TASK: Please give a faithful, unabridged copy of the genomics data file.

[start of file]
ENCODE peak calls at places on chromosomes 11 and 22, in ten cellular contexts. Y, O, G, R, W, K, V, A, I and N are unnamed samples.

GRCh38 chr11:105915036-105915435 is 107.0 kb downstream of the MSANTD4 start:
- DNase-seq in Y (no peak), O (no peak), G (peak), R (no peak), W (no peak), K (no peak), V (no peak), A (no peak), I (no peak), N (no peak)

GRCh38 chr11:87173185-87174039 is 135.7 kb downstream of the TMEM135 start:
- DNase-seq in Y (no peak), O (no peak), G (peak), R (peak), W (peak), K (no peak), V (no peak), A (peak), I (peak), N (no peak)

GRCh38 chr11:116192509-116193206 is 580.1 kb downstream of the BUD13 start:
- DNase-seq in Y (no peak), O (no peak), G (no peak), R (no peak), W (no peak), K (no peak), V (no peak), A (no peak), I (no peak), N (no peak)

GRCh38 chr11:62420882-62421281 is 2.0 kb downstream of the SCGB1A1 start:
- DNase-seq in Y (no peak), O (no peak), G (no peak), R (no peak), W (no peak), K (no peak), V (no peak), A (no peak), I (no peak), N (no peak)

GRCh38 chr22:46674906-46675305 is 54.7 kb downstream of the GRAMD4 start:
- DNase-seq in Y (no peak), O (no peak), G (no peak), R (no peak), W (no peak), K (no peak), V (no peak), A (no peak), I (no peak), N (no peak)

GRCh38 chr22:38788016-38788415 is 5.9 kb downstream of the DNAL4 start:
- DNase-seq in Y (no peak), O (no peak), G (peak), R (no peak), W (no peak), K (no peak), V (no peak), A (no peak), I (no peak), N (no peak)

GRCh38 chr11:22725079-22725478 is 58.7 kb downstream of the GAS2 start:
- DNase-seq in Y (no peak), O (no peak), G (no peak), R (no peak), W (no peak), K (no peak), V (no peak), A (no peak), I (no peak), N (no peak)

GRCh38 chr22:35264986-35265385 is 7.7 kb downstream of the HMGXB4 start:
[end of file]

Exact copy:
ENCODE peak calls at places on chromosomes 11 and 22, in ten cellular contexts. Y, O, G, R, W, K, V, A, I and N are unnamed samples.

GRCh38 chr11:105915036-105915435 is 107.0 kb downstream of the MSANTD4 start:
- DNase-seq in Y (no peak), O (no peak), G (peak), R (no peak), W (no peak), K (no peak), V (no peak), A (no peak), I (no peak), N (no peak)

GRCh38 chr11:87173185-87174039 is 135.7 kb downstream of the TMEM135 start:
- DNase-seq in Y (no peak), O (no peak), G (peak), R (peak), W (peak), K (no peak), V (no peak), A (peak), I (peak), N (no peak)

GRCh38 chr11:116192509-116193206 is 580.1 kb downstream of the BUD13 start:
- DNase-seq in Y (no peak), O (no peak), G (no peak), R (no peak), W (no peak), K (no peak), V (no peak), A (no peak), I (no peak), N (no peak)

GRCh38 chr11:62420882-62421281 is 2.0 kb downstream of the SCGB1A1 start:
- DNase-seq in Y (no peak), O (no peak), G (no peak), R (no peak), W (no peak), K (no peak), V (no peak), A (no peak), I (no peak), N (no peak)

GRCh38 chr22:46674906-46675305 is 54.7 kb downstream of the GRAMD4 start:
- DNase-seq in Y (no peak), O (no peak), G (no peak), R (no peak), W (no peak), K (no peak), V (no peak), A (no peak), I (no peak), N (no peak)

GRCh38 chr22:38788016-38788415 is 5.9 kb downstream of the DNAL4 start:
- DNase-seq in Y (no peak), O (no peak), G (peak), R (no peak), W (no peak), K (no peak), V (no peak), A (no peak), I (no peak), N (no peak)

GRCh38 chr11:22725079-22725478 is 58.7 kb downstream of the GAS2 start:
- DNase-seq in Y (no peak), O (no peak), G (no peak), R (no peak), W (no peak), K (no peak), V (no peak), A (no peak), I (no peak), N (no peak)

GRCh38 chr22:35264986-35265385 is 7.7 kb downstream of the HMGXB4 start: